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Simulating complex motion using collision detection

Question asked by Nicholas Meysner on Apr 21, 2015
Latest reply on Apr 21, 2015 by Chris B.

Hi.  I'm learning about collision detection in Solidworks for the first time, and I wanted to ask about using collision detection to define an assembly's motion as opposed to using mates to do so.


For example, say you have a basic hinge design, with interlocking concentric rings attached to each of two parts, and a pin that goes though them.  It seems to me that, once the parts are properly assembled, instead of using mates to define the parts' motion, you could enable "Collision Detection with Physical Dynamics" between the parts, suppress all the mates (with the possible exception of restricting the pin's movement along the axis of the hinge), and the hinge would behave as intended.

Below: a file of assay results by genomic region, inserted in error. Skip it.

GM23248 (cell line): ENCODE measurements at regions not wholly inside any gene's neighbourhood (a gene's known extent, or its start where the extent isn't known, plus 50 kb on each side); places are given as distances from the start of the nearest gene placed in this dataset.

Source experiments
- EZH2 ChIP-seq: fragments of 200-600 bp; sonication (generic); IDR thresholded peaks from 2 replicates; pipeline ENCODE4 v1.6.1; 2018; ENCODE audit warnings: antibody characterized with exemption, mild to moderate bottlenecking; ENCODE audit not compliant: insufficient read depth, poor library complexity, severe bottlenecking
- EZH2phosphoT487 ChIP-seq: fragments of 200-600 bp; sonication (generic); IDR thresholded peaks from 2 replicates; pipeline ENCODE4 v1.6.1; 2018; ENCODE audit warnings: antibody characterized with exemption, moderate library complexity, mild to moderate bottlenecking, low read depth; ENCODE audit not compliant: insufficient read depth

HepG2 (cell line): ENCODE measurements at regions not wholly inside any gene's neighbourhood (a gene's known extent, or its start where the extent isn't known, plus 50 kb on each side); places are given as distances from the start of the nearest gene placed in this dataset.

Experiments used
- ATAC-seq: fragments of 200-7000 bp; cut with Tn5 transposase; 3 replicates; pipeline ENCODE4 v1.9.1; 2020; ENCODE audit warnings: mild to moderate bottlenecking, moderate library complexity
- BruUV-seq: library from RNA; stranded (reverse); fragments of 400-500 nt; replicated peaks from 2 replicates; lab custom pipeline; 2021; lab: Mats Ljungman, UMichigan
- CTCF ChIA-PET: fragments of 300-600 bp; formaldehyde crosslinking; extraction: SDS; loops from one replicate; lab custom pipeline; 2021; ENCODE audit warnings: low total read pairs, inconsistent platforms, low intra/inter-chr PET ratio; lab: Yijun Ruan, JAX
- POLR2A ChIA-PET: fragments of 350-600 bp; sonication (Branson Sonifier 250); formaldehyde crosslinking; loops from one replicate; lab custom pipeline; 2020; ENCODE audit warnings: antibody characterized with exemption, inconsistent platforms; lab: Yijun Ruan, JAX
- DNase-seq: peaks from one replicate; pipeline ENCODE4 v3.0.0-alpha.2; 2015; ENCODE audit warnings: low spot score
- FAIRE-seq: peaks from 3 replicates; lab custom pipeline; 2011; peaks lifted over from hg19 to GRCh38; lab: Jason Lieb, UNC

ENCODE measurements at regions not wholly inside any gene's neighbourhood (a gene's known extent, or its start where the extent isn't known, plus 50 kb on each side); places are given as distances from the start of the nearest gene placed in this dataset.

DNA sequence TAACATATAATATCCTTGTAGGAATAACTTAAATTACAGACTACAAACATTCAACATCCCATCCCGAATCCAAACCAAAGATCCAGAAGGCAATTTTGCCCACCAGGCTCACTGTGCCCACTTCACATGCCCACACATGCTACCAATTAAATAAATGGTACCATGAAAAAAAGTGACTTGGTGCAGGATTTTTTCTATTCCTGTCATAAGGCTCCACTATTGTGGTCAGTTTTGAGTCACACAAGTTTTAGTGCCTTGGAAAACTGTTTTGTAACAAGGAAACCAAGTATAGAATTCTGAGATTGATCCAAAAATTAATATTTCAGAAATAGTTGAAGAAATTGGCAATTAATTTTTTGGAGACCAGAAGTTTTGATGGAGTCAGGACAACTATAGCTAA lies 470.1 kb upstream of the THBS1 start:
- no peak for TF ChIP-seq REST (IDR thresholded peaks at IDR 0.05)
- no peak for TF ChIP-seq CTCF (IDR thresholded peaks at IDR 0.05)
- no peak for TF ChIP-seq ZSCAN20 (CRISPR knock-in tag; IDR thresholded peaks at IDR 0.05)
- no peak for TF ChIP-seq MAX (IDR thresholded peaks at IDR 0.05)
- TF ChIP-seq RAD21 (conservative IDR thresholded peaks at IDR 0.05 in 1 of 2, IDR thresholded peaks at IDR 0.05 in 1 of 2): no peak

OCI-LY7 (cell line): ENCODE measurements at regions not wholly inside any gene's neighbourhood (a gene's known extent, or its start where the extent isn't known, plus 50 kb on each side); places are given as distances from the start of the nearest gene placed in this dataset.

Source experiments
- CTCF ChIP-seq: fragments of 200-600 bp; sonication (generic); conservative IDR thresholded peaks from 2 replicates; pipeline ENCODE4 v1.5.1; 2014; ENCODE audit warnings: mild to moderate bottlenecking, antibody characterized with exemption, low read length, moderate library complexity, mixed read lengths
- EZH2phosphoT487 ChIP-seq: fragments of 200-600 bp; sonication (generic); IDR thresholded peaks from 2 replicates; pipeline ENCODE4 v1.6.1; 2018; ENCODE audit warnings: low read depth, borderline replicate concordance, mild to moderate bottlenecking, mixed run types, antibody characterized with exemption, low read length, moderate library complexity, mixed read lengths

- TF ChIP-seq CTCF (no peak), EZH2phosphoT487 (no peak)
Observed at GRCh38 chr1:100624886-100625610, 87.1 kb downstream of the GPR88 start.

While it seems clear to me that you CAN do this, my question is, is it good practice?  On the one hand, it creates realistic motion (i.e. the parts are restricted primarily by their inability to overlap, which is how it works in real life), which can be useful; but on the other hand, I expect it would be more computationally intensive with dynamic motion compared to just using mates, especially with more complex assemblies.


And the project I'm thinking of doing this with does indeed have a lot of moving parts.  Imagine simulating a bike chain to get an idea of the sheer quantity of individual part interactions that I would be keeping track of in this manner.  I want to do it for the realism, to verify that the mechanism's design works the way I intend it to; but it it impractical (or just considered not good practice) because of the computational intensity?  Thanks.